Another one: In orbit around the same planet is Europa, which has an icy crust. It's again about the size of our moon. There are no volcanoes on Europa, but it has an icy crust which is cracked and certainly suggested that there could be a liquid-water ocean beneath. And again, before Voyager, the only oceans that were known were right here on Earth. It turned out, when [NASA's] Galileo [spacecraft] returned some years later and orbited [Jupiter] a number of times — it was able to show there was indeed a water ocean beneath the icy crust. [Photos: Europa, Mysterious Icy Moon of Jupiter]
Those are sort of two that kicked off the journey. Then we flew by Saturn, and its [biggest] moon Titan. Again, the only nitrogen atmosphere that we'd found in the solar system up until then was here on Earth. And yet, when we got to Titan, it has an atmosphere which is 1.5 times the pressure of the atmosphere on Earth — higher pressure, denser and much colder, of course. It may in some important ways resemble what the Earth's atmosphere was like before life evolved and created the oxygen that we all breathe.
Space.com: Are there any other surprises that really jumped out at you?
Stone: Well, before Voyager, all the magnetic fields seen at planets were like the Earth's magnetic field. That is, the magnetic pole is near the rotational pole of a planet. That was, we thought, because the magnetic field is created by the rotation of the liquid material beneath a planet's surface; therefore, the alignment seemed quite reasonable. And then we flew by Uranus and found its magnetic pole was nearer the equator than it was to the pole of rotation. And the same came true at Neptune. So this was not just an accident; in fact, these giant planets can have magnetic fields quite distinctly different in their orientation than what we had found at Jupiter and Saturn and Earth and Mercury.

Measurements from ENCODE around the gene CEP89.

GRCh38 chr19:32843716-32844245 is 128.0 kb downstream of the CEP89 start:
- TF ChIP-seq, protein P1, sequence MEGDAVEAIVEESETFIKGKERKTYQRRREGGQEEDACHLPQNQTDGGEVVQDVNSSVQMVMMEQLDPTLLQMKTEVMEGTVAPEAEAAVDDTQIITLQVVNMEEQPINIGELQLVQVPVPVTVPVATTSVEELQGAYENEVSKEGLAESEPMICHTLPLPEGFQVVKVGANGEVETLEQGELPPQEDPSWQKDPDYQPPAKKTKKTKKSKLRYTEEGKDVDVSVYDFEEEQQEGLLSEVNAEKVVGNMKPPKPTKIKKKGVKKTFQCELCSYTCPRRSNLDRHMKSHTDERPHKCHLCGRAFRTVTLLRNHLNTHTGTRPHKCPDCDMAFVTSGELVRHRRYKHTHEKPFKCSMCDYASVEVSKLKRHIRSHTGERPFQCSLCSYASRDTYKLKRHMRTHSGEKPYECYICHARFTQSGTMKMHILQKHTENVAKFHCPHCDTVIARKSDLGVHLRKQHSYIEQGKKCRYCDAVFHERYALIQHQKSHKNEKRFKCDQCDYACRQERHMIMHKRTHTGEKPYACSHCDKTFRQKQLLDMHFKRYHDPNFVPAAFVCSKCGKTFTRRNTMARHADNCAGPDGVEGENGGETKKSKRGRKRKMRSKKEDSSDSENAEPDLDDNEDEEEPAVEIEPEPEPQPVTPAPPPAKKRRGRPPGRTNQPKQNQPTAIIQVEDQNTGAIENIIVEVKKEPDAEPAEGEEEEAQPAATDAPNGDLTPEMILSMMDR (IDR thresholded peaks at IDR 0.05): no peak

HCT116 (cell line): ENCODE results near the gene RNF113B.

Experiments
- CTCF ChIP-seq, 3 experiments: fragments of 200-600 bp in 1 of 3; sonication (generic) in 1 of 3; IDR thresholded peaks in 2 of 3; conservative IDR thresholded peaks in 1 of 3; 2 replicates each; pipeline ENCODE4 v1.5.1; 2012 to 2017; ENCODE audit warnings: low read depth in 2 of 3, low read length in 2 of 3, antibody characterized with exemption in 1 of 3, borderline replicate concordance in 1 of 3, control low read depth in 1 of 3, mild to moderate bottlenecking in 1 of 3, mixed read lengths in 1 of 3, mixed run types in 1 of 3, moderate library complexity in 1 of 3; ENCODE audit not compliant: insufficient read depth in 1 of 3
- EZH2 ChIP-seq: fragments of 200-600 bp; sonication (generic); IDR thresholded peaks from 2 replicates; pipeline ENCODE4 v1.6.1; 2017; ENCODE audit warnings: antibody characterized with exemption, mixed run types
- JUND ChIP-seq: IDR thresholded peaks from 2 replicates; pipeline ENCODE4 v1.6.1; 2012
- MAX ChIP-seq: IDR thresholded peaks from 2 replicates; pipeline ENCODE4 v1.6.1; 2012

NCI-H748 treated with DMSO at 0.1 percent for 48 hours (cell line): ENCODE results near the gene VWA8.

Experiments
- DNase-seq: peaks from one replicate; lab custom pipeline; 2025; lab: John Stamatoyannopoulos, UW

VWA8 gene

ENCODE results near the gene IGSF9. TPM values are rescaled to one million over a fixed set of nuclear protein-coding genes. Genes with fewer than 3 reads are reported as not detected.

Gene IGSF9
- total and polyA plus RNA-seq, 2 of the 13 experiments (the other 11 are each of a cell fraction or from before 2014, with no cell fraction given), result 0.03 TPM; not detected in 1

Space.com: So, we're at 40 years now. How much longer will the Voyagers be able to keep gathering data and beaming it home to Earth?
Stone: The power supply is the natural radioactive decay of plutonium-238, which creates heat, and that is converted to electricity with thermocouples. So we can predict fairly accurately how much power we have, and how much less power we'll have each year, because of radioactive decay — it's decaying away. Every year now, we're in a mode where we have to turn off something that uses 4 watts, because we will have 4 watts less next year than we have this year. We have about 10 years or so of power remaining until we have only enough to power the spacecraft itself, without any of the instruments. That's on the order of 10 years from now.
But even after we no longer have power to send any data back to Earth, the two Voyager spacecraft will continue their orbit around the Milky Way, around the center of the galaxy with all the stars. Every 225 million years, they will complete another orbit around the Milky Way. And they will be doing that for billions of years, long after the Earth has been enveloped by the red giant sun. They'll be our silent ambassadors, with messages about where the place was that sent them so many billions of years earlier. [Photos from NASA's Voyager 1 and 2 Probes]
Space.com: Can you imagine life without Voyager at this point? Or is it just such a part of you that it's impossible to place yourself in an existence that doesn't involve Voyager?
Stone: Voyager's been at the center of my career, that is for sure. And it has allowed me to work on other projects, other missions. We've just finished and delivered an instrument for the Parker Solar Probe, which will launch in July of next year. That's the probe that will drop in near the sun, step by step, getting closer and closer. It's really exciting — that's what I call the inner frontier. It's where the solar wind begins.
Space.com: How do you think future generations will remember Voyager? What will the mission's main legacy be?
Stone: I think what Voyager has done is reveal how diverse the planets and the moons and the rings, and the magnetic fields of the planets, are. Our terracentric view was just much narrower than, in fact, reality. And now, of course, we know about planetary systems around other stars. There are many of them out there, and we have not found any that look like this one. So once again, it even expands the variability and diversity of what there is to be learned.
I'm hoping that, although it's not clear that we can ever send a spacecraft to one of these other systems, we can certainly improve our capabilities to observe them and study them and search for any evidence that perhaps at least microbial life has evolved on at least some of those planets, as it has here on Earth.